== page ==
He continued in this work until the close of 1920, when he was assigned to special work in the broad field of forest economics. Then, in 1923, when the Lake States Forest Experiment Station was created, he was made director, with headquarters in St. Paul.

It was while stationed in the Middle West that Zon began to figure on the relationship of forests to water and climate. He saw drought and dust storms come and go in this Great Plains area, where a tree was not to be found for miles. In areas where there were trees, Zon found there were no dust storms, and the effects of drought periods were minimized because the trees held moisture in the soil.

To prove some of his theories he established a branch experiment station at Towner, North Dakota, in the heart of the “great American desert.” Here he went to work on technical problems to be faced in planting trees in this treeless area. The first experiments included investigations on the survival and fitness of various tree species for the locality.


Zon studied the similar work that had been started in Russia. He felt he was on the right track, and continued his investigations. These proved definitely that the removal of protective forest and vegetative cover in many sections of the United States has resulted in excessive wind and water erosion.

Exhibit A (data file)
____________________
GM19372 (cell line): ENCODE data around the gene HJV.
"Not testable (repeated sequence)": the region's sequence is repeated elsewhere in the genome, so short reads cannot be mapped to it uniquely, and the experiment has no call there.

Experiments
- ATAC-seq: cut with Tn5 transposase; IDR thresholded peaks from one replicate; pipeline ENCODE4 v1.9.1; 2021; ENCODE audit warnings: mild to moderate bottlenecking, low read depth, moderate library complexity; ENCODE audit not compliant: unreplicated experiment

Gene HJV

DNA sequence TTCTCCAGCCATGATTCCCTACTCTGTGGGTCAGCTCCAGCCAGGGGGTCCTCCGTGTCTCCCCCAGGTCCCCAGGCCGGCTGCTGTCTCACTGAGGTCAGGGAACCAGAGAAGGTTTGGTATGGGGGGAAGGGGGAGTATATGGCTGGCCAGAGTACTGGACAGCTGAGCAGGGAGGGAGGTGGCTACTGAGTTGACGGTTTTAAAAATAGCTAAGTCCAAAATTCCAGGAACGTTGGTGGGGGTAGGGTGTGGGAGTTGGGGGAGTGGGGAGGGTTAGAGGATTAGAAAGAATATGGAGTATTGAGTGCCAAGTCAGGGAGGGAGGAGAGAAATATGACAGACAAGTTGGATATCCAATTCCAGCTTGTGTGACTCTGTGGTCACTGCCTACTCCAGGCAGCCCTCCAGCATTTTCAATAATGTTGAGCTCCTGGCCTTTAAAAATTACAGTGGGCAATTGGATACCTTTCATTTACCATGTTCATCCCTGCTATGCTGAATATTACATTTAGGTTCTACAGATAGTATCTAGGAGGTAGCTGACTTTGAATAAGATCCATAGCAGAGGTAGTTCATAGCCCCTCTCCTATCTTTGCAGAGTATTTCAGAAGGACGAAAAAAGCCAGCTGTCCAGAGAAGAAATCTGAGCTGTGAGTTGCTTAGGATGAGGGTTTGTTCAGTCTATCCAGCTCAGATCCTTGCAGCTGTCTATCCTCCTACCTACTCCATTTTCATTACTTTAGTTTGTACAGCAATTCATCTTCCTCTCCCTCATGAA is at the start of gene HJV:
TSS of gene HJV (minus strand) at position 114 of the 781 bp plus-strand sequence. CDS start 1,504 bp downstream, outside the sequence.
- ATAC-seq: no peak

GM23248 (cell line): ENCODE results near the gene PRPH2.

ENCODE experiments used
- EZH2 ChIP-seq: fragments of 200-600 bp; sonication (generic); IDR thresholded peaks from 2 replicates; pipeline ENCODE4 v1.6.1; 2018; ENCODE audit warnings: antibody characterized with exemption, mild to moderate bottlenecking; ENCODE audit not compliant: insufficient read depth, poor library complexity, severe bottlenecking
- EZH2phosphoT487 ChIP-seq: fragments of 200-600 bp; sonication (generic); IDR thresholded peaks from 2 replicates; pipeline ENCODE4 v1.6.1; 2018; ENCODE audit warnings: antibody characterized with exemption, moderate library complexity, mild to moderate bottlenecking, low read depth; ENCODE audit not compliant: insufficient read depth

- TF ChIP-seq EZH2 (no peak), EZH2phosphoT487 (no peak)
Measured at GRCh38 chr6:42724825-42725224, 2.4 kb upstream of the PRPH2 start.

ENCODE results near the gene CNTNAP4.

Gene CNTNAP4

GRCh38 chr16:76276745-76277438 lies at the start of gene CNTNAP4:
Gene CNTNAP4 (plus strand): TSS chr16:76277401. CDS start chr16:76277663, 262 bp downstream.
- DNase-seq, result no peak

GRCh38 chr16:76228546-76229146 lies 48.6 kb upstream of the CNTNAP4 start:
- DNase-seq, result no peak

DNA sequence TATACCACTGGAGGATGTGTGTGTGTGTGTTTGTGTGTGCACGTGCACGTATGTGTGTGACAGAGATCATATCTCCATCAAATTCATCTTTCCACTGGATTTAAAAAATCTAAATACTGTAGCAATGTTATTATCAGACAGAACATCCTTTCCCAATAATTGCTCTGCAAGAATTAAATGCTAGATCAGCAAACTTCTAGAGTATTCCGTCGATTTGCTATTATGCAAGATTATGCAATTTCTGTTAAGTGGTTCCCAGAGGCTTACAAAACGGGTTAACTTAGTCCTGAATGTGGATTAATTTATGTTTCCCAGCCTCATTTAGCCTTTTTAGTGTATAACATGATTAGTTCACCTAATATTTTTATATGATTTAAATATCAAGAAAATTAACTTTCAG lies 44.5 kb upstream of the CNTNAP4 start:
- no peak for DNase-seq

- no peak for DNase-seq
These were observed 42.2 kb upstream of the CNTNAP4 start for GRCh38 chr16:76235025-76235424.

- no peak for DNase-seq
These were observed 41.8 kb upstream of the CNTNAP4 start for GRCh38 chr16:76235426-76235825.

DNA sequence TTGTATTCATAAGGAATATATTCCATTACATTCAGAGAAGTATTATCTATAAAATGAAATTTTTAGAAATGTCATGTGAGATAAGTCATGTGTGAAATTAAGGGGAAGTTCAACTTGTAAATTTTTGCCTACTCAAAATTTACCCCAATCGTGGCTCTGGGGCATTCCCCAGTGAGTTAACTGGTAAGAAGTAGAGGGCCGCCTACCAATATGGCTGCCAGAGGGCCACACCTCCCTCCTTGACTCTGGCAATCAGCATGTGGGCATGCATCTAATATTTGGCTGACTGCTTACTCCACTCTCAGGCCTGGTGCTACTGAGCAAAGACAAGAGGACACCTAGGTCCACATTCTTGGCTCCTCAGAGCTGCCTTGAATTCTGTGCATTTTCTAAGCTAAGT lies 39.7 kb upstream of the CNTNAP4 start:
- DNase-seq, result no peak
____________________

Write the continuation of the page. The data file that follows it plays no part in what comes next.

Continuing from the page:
The results of these investigations soon attracted wide attention. When the present nationwide drought started last spring, Zon was called to Washington for consultation. Out of this grew the Great Plains shelterbelt idea announced this Summer by President Roosevelt. A belt of trees 100 miles wide and 1,000 miles long through the heart of the Great Plains should alleviate the incipient desert conditions common there. Zon’s previous investigations pointed in that direction.

When the shelterbelt idea was announced, Zon was named technical director of the project. In this position he is responsible for its successful outcome. He is in charge of development of technical methods to be used in raising the nursery stock and in planting the millions of trees. He also will determine where the various species are to be planted.


Although Zon has participated in practically every phase of forest research, probably his best work has been done in the field of economics. He is the author of several books and pamphlets which have received world-wide recognition.

Although primarily interested in the field of forest research, his greatest contribution, according to experts in forestry work, has been the idealistic spirit which he has injected into all forestry activities. Further than that he has stressed the humanistic and social side of forestry, insisting that the forester at all time should not lose his human touch and that, on account of the forest, he should not fail to regard human welfare.